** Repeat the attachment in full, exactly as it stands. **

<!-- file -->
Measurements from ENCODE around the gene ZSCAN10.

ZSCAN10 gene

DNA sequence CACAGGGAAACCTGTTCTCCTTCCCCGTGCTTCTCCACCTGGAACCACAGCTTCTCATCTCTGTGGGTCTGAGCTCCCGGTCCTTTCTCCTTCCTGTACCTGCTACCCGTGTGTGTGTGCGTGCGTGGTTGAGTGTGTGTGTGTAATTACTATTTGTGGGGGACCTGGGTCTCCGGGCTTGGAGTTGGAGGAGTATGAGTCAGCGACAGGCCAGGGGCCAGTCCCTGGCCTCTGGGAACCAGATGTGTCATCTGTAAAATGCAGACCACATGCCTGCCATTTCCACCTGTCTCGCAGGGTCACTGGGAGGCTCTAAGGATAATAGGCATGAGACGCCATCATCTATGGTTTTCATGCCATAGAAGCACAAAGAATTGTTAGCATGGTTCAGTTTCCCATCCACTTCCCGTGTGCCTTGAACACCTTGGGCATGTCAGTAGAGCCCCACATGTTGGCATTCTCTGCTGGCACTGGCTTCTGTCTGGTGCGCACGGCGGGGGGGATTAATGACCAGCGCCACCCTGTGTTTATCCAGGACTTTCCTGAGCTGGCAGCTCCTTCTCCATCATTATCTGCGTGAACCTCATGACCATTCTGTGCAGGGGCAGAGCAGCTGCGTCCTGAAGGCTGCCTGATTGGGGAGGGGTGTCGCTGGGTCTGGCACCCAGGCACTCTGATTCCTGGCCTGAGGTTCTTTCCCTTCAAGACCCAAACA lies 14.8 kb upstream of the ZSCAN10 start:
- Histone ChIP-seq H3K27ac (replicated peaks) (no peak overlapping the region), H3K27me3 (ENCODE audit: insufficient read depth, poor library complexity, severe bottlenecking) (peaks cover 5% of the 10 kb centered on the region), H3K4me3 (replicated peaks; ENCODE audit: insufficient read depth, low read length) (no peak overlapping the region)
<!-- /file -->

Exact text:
Measurements from ENCODE around the gene ZSCAN10.

ZSCAN10 gene

DNA sequence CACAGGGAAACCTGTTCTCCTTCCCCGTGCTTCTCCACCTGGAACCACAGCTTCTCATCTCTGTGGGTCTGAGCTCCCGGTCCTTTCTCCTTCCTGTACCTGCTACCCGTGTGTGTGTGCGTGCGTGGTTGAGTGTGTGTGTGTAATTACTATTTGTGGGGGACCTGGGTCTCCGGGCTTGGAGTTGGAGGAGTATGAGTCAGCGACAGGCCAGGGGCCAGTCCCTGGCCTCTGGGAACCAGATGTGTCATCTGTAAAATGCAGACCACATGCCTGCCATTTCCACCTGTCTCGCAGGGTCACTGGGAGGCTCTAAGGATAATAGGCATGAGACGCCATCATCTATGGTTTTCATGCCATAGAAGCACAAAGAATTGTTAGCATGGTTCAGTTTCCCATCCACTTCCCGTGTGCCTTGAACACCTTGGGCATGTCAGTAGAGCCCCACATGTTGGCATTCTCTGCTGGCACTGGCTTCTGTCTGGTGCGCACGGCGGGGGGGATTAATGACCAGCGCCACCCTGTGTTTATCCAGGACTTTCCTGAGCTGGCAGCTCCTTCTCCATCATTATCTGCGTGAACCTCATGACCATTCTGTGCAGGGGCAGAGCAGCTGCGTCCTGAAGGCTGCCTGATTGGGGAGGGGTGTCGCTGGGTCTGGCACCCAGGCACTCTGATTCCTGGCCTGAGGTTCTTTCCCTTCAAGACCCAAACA lies 14.8 kb upstream of the ZSCAN10 start:
- Histone ChIP-seq H3K27ac (replicated peaks) (no peak overlapping the region), H3K27me3 (ENCODE audit: insufficient read depth, poor library complexity, severe bottlenecking) (peaks cover 5% of the 10 kb centered on the region), H3K4me3 (replicated peaks; ENCODE audit: insufficient read depth, low read length) (no peak overlapping the region)